Agility in practice

Agility in practice

According to the 12th annual state of agile survey conducted in 2018, 49% of the respondents chose better business and IT alignment as the main reason for implementing agile. While 65% of them said business IT alignment, is one of the main benefits of applying agile. Agility is now a central requirement for many organizations. However, it is important to combine agility with your organizations current IT and operating landscape and to figure out which agile innovation/solution should be used when, and how.
Now agile methodologies can be traced back to 1930’s when a certain plan-do-study-act (PDSA) cycles were applied for the improvement of products and processes[1] by physicist and statistician Walter Shewhart at Bell labs. So agile methodologies started outside of software development and they have the ability to expand far beyond IT.
As an organization you need to understand that at its core, the term “agile” refers to an iterative, incremental method of managing design and building activities with an aim of carrying out & developing new products in a highly flexible and interactive manner.
For this to be successfully implemented you need to realize that there are different agile solutions covering 3 main dimensions as shown in the image below:

Agile methodologies and digital future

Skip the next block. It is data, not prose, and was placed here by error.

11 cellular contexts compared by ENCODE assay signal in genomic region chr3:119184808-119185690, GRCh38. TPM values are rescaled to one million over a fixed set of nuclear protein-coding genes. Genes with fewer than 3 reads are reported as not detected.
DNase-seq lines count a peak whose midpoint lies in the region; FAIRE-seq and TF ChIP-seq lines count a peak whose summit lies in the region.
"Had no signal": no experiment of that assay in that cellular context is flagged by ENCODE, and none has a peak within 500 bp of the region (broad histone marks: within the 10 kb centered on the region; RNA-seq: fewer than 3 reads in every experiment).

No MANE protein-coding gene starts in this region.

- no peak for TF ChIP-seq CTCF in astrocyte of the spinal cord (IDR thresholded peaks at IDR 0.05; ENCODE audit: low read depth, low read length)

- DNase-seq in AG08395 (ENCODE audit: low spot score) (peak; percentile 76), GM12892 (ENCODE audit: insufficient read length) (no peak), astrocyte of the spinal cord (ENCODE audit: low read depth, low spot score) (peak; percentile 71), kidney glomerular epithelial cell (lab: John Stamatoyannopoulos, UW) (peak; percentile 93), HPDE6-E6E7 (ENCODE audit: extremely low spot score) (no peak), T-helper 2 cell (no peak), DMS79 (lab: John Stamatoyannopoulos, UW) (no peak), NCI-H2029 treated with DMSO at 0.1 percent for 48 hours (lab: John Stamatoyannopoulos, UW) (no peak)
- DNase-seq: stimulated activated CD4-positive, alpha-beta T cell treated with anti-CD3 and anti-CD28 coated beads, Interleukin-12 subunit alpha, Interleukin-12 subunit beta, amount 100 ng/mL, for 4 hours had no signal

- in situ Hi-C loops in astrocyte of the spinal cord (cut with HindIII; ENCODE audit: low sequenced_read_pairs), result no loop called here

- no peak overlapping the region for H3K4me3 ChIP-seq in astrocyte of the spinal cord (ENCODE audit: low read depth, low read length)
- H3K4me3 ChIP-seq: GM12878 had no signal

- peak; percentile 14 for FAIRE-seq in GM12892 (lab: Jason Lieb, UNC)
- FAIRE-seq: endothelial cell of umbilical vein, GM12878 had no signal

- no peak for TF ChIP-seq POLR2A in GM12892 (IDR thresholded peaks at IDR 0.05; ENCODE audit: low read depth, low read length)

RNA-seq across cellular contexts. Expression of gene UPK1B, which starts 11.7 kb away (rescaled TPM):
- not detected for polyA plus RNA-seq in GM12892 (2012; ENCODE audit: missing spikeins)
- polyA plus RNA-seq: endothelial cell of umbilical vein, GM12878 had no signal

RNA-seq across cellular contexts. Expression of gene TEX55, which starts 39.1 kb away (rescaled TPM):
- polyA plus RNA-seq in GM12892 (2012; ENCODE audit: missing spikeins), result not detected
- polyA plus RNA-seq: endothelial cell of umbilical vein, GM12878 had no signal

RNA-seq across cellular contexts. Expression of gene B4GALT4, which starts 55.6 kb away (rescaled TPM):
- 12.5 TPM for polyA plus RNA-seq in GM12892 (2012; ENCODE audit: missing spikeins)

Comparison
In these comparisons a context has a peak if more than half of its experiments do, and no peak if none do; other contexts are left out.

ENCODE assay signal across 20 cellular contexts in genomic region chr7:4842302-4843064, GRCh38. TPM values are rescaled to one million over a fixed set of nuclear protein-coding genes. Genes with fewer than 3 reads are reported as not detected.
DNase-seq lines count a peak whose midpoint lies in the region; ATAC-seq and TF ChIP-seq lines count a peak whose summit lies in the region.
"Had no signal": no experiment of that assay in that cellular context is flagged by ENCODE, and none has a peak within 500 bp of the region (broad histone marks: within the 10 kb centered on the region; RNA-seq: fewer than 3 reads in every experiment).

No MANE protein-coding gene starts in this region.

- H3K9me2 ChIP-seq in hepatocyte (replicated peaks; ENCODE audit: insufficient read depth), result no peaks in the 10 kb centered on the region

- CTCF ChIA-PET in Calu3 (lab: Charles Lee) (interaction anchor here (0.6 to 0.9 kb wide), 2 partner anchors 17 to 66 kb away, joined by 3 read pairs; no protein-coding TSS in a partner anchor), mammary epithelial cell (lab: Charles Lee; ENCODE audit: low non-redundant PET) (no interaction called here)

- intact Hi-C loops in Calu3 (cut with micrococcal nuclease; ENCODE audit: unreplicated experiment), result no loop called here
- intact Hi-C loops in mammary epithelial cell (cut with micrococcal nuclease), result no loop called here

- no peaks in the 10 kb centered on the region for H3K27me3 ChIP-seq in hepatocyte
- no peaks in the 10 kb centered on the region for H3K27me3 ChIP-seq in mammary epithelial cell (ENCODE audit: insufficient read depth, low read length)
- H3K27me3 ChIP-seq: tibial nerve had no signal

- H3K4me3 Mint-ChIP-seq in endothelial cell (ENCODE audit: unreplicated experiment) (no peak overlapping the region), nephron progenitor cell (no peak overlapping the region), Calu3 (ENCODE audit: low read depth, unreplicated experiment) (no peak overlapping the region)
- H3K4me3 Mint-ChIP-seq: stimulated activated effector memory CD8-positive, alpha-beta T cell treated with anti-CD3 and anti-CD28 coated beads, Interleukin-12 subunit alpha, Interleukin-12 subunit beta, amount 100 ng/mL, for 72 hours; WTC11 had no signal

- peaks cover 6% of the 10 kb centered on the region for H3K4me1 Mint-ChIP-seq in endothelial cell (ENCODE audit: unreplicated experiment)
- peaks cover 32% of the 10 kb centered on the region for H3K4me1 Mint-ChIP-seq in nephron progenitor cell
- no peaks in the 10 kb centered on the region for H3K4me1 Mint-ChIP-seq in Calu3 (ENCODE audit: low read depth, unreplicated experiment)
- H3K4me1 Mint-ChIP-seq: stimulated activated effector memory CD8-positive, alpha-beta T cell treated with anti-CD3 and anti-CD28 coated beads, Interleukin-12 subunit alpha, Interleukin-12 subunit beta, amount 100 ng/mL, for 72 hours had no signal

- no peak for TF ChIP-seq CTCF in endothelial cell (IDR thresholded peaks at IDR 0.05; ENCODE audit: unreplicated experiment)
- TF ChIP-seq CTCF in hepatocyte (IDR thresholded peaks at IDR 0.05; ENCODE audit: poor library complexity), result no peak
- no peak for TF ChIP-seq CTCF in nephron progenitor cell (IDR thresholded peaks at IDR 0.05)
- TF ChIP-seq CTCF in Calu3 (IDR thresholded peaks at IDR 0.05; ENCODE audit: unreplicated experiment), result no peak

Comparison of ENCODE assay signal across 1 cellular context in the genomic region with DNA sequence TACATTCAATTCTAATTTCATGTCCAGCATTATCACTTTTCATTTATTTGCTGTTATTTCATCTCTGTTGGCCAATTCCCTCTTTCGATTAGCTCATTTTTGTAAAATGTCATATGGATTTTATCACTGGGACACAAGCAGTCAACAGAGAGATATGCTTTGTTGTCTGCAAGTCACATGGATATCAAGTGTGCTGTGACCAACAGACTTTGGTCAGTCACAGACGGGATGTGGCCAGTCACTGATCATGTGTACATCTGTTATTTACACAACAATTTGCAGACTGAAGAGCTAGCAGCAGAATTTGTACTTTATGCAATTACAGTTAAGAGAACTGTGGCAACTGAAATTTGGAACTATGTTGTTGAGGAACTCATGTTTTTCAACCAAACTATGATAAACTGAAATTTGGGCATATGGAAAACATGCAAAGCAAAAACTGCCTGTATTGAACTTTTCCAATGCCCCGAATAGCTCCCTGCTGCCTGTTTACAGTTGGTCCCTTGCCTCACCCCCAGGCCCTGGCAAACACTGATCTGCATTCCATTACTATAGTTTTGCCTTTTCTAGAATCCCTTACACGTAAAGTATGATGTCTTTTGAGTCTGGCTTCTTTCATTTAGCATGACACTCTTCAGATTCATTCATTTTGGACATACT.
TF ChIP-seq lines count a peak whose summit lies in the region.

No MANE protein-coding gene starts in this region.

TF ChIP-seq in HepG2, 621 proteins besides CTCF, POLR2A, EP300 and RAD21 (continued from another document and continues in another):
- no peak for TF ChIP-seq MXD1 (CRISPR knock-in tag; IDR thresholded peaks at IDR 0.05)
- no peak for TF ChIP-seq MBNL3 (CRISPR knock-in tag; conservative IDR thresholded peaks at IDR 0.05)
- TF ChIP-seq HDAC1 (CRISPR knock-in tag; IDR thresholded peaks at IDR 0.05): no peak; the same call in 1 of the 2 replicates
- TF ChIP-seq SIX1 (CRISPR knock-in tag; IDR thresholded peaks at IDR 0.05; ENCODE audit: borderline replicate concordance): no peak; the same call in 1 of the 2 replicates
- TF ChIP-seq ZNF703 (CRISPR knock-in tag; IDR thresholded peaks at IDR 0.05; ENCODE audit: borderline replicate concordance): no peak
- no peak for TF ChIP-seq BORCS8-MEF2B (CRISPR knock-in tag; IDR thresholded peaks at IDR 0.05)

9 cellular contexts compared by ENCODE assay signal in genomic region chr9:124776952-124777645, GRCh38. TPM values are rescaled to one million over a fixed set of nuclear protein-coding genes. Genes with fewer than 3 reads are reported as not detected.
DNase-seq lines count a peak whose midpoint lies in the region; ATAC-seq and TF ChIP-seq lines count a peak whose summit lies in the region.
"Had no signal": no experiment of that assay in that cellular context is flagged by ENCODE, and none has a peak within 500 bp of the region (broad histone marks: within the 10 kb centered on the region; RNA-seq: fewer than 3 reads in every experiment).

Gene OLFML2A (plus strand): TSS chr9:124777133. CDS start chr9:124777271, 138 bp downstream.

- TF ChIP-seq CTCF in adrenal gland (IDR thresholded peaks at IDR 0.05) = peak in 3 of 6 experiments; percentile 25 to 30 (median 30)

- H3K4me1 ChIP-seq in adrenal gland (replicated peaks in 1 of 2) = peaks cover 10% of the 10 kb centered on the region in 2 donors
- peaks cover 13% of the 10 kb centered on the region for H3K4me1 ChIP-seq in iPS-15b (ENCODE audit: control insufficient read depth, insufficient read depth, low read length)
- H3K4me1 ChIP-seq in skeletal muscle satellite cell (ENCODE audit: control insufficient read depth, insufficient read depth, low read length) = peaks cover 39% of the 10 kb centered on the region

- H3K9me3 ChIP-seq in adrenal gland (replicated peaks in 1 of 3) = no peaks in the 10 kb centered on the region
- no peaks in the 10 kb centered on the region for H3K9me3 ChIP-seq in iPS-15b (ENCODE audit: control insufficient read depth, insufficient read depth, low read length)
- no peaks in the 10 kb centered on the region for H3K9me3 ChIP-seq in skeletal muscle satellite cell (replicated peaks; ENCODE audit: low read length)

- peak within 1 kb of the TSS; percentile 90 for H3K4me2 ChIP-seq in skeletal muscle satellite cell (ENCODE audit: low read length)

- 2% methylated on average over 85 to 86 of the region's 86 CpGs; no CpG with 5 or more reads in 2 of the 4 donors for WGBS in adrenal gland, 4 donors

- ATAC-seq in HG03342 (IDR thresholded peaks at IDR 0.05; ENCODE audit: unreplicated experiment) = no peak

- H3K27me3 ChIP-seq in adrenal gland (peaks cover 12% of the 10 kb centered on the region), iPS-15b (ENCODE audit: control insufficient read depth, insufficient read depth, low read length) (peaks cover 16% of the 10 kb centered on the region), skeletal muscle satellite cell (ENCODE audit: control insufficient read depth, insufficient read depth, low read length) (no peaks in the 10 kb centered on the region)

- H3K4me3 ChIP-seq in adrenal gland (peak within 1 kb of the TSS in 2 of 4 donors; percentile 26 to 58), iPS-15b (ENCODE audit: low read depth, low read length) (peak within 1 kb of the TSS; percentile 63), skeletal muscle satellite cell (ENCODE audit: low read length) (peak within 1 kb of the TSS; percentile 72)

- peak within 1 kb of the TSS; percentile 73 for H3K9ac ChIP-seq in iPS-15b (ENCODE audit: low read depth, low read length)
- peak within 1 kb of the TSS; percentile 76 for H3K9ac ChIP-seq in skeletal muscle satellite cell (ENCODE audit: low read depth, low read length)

There are 4 main reasons as to why organizations are keen on deploying a more agile approach – all of these, support and enable the journey to digital.
Speed – Speed to market, or better maximized agility through a constant and fully integrated deployment capability is one key aspect here. Moving from a release cycle from every quarter to deploying changes on a minute by minute basis is real aspiration for many. For many customers this is a massive leap, for some this is reality.
Increased quality – Puppet Labs’ survey suggested that high-performing organizations are still deploying code 30 times more frequently, with 50 percent fewer failures than their lower-performing counterparts. Increased quality is one on the key benefits of deploying a DevOps capability. It will however only increase quality if the organization has reached a certain level of maturity.
Improved innovation – Running less outages, deploying code with increased quality will lead to more time spend thinking about further improvements or new ways of working. It will enable the organization to drive more value, rather than having to dedicate time fixing issues caused by changes deployed. Also, being better connected (the business and the IT) will increase the iteration cycles and will allow for increased innovation cycles as well.
Reduced outages – This is a big area of value – as outlined above, IT Process Institute’s Visible Ops Handbook reports that “80% of unplanned outages are due to ill-planned changes made by administrators (operations staff) or developers.” The Enterprise Management Association reports that 60% of availability and performance errors are the result of misconfigurations.